Sunday, 16 November 2014

Autómata more emotion than easy action

An insurance agent at a robotics company makes a discovery that has profound consequences for his family, A.I and the human race.

Director Gabe Ibañez offers a mix of high concept and subtle thought provoking science fiction. Autómata while having a sprinkling of explosions and shootout moves away from the Terminator-esque killer Robots, inevitably comparison can be drawn to the likes of The Machine, Hardware, Blade Runner, Silent Running and I-Robot to name a few but Ibañez offering has its own atmosphere. It's underlining slow burning tension drives it, refreshingly the clunky robots feel more real than today's saturated CGI driven movies and works in the films favour.

It leaves the impression of being a small and personal tale. It's superbly filmed with sweeping wasteland locations in contrast to the holographic adverts and crowded city streets that Jacq (Antonio Banderas' character) walks with trepidation. The old soundtrack tunes are fitting, harking back to a time long forgotten which compliments the score and sound design.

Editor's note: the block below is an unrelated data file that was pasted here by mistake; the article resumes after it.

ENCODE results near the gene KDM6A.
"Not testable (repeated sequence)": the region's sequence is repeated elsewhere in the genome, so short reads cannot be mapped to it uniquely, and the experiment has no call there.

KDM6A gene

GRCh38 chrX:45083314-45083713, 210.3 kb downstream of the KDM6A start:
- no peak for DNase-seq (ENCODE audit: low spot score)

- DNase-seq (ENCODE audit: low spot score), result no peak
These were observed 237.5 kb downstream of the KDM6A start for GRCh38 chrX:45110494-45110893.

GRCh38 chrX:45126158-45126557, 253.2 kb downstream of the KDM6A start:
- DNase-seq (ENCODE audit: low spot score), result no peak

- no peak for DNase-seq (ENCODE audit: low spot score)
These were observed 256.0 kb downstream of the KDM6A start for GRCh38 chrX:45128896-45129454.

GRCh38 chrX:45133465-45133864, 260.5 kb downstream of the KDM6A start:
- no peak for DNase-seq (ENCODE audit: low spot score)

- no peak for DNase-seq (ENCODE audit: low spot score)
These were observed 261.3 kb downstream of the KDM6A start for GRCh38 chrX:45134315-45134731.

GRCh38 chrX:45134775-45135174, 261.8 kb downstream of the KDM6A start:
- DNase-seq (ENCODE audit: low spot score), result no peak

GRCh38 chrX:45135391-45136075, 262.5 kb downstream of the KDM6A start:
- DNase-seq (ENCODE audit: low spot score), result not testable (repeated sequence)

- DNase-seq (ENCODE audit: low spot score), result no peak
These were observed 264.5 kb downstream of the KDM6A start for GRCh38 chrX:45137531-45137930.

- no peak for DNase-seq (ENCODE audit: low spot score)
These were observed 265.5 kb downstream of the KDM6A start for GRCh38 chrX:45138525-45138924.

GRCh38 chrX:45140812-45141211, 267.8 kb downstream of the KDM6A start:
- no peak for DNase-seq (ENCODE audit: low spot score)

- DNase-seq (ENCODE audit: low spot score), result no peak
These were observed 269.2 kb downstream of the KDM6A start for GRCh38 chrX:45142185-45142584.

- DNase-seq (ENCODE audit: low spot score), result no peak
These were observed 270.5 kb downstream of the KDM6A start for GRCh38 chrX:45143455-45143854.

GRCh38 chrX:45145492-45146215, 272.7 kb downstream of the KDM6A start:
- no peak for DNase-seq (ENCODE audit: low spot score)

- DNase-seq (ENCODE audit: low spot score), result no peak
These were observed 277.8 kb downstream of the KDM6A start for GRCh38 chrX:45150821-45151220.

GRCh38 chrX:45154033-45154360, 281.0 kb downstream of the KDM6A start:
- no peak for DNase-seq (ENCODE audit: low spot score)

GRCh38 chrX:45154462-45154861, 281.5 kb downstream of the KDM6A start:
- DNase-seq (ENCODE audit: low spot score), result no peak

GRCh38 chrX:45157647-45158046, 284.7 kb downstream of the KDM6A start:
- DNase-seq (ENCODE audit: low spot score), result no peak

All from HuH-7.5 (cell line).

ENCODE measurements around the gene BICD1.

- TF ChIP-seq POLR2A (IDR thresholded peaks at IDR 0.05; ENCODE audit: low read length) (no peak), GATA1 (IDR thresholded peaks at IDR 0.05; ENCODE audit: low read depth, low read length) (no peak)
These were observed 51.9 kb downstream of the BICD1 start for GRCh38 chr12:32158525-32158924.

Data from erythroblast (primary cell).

The casting is as deverse as the scifi elements,  Tim McInnerny plays against typecast as the corporate villain. Banderas delivers a perfect washed up Jacq, with Dylan McDermott, Melanie Griffith and Robert Forester putting in fitting extended cameo performances. The stars of the show are the elusive robots themselves that tug at the heart strings as Jacq comes to terms with that these Robots may be more than just parts.